Cataracts in transgenic mice caused by a human papillomavirus type 18 E7 oncogene driven by KRT1-14.
Cataract, Human-papillomavirus-18, Humans, Immunohistochemistry, Keratin-14, Mice-Transgenic, Oncogene-Proteins-Viral, Promoter-Regions-(Genetics), Transgenes
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Exp Mol Pathol 2008 Oct; 85(2):77-82.
Human papillomavirus type 18 (HPV18) is a common cause of cervical cancer. To create a mouse model for this common neoplastic disease, we used a human keratin 14 promoter to drive the HPV18 E7 oncogene to create transgenic mice. No mice up to a year of age developed cervical cancer. However, all transgenic mice and none of the controls developed progressive bilateral cortical cataracts. By 6 months of age, the cortex liquefied leaving the lens nucleus. Proliferation of lens epithelium formed multifocal nodules and free floating lens epithelial cells within the liquefied cortex. These cells were hyperplastic not neoplastic. Other HPV transgenic stocks develop cataracts suggesting this virus may have a broad cellular tropism.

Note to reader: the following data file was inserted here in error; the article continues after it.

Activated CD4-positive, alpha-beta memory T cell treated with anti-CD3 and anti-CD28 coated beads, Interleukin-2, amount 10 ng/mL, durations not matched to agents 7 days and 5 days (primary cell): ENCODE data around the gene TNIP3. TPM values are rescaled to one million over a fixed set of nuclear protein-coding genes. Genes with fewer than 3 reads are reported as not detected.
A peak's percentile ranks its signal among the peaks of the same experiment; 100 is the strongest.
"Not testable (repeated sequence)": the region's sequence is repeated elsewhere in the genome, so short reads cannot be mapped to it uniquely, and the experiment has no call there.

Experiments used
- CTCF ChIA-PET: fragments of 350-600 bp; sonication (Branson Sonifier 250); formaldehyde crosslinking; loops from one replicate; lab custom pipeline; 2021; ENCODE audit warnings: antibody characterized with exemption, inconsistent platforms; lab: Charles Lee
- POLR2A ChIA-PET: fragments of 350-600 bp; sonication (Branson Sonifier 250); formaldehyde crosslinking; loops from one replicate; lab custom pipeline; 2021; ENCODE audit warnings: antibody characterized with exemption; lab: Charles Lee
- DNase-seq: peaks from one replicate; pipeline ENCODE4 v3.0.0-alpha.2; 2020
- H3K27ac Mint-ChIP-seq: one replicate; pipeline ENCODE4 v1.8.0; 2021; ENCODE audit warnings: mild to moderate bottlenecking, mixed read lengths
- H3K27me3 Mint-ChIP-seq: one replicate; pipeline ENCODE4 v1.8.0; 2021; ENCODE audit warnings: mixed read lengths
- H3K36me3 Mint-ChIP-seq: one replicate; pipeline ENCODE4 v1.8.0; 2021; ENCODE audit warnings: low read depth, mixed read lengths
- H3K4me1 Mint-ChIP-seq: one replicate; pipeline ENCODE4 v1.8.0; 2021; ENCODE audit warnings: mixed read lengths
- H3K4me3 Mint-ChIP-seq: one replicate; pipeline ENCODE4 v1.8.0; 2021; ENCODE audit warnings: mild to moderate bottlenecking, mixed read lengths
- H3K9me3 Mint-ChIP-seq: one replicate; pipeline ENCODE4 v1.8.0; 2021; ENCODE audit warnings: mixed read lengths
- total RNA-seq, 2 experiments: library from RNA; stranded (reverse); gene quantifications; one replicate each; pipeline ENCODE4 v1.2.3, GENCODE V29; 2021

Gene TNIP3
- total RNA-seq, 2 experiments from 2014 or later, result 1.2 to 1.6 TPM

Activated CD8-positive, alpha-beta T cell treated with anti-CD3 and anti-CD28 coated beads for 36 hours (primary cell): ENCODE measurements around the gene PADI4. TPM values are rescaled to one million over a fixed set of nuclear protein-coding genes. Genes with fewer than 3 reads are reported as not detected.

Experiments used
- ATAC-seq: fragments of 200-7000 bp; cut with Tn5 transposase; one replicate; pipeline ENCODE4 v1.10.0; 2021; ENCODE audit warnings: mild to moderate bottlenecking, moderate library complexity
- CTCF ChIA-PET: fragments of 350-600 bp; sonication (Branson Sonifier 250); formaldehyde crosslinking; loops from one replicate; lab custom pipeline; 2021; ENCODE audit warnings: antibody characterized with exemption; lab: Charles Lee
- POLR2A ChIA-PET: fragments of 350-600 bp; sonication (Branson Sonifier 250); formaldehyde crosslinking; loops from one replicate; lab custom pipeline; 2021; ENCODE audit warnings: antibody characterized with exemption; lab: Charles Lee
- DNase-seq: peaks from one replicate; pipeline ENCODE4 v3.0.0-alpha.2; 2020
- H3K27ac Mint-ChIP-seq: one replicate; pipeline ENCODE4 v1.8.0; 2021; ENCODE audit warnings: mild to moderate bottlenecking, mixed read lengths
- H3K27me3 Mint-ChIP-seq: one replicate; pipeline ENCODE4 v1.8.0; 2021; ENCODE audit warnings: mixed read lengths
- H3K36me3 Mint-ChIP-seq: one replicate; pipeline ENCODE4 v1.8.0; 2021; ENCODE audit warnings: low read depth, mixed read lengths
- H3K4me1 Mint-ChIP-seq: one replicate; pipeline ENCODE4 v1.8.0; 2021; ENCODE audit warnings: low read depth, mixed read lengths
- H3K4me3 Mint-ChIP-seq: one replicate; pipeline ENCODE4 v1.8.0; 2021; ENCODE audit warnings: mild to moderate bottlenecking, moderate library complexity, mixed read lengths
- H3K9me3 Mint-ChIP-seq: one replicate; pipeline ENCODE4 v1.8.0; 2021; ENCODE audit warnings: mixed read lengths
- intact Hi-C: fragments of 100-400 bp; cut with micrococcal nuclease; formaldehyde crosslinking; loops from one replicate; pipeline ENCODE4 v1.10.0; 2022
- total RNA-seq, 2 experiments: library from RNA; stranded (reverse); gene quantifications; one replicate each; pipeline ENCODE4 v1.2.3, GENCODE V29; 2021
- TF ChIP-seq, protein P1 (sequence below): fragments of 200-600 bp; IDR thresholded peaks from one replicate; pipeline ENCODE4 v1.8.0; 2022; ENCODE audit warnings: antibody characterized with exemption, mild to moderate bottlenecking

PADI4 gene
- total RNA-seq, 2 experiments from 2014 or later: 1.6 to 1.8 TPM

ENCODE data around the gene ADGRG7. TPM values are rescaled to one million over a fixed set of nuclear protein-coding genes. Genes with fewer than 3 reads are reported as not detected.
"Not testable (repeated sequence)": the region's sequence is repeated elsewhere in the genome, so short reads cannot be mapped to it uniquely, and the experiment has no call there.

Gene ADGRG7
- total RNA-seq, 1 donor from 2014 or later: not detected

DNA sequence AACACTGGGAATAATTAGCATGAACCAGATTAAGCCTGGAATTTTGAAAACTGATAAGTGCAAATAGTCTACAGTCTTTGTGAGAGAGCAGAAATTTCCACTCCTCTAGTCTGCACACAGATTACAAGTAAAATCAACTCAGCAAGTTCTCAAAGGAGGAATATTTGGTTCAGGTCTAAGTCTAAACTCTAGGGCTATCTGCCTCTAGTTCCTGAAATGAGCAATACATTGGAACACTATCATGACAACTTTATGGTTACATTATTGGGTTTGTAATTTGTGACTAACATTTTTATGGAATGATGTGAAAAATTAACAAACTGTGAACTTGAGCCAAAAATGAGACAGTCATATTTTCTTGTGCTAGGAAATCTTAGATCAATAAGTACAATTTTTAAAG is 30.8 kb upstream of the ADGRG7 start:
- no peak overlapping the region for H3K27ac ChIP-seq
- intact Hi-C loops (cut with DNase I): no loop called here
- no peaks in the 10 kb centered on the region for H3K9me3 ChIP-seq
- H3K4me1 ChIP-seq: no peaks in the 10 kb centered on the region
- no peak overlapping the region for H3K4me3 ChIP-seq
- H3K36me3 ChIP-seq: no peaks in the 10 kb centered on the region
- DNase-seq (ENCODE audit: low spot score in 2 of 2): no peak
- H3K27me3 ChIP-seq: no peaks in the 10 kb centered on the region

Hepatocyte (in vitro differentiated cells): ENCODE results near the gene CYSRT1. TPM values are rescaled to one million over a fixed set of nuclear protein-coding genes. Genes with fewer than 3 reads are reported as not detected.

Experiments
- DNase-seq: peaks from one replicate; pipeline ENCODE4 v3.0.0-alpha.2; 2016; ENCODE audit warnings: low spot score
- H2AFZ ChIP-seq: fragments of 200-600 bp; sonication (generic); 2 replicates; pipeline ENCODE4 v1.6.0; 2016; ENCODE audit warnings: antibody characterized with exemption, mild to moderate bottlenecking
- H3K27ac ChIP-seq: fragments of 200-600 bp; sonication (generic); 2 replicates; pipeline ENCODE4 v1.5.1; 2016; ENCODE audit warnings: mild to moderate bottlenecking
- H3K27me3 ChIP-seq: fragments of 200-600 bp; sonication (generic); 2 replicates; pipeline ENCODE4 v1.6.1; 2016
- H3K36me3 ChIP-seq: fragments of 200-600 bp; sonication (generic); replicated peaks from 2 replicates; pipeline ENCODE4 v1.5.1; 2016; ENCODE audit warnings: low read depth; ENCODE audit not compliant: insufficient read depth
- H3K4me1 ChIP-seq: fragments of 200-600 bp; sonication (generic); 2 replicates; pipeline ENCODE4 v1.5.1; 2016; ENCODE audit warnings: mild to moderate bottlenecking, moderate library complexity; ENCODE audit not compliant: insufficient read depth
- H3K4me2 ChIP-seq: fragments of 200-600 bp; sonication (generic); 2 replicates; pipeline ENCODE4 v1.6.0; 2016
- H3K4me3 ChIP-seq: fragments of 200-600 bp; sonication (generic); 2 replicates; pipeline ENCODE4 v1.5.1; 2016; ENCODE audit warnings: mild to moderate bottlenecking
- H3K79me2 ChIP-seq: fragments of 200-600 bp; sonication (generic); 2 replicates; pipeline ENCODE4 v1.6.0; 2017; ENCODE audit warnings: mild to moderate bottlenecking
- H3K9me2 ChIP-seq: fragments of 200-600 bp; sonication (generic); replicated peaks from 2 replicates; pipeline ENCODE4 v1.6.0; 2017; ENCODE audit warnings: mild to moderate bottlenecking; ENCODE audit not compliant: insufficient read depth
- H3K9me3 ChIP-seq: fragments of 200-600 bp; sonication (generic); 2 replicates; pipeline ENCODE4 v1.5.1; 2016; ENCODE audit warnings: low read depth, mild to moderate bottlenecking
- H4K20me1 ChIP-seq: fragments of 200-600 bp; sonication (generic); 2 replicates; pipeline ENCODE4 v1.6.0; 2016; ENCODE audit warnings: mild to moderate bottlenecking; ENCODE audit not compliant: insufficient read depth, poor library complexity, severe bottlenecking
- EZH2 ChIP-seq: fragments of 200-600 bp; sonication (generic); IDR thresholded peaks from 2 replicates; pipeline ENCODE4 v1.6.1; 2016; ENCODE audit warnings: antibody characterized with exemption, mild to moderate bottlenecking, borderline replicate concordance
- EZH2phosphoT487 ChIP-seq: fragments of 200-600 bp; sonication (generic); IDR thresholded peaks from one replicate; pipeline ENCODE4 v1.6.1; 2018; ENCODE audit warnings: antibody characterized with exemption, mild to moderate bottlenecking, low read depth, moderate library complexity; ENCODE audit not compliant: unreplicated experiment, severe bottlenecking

Ghim, S; Jenson, A B.; Bubier, J A.; Silva, K A.; Smith, R S.; and Sundberg, J P., "Cataracts in transgenic mice caused by a human papillomavirus type 18 E7 oncogene driven by KRT1-14." (2008). Faculty Research 2000 - 2009. 1820.
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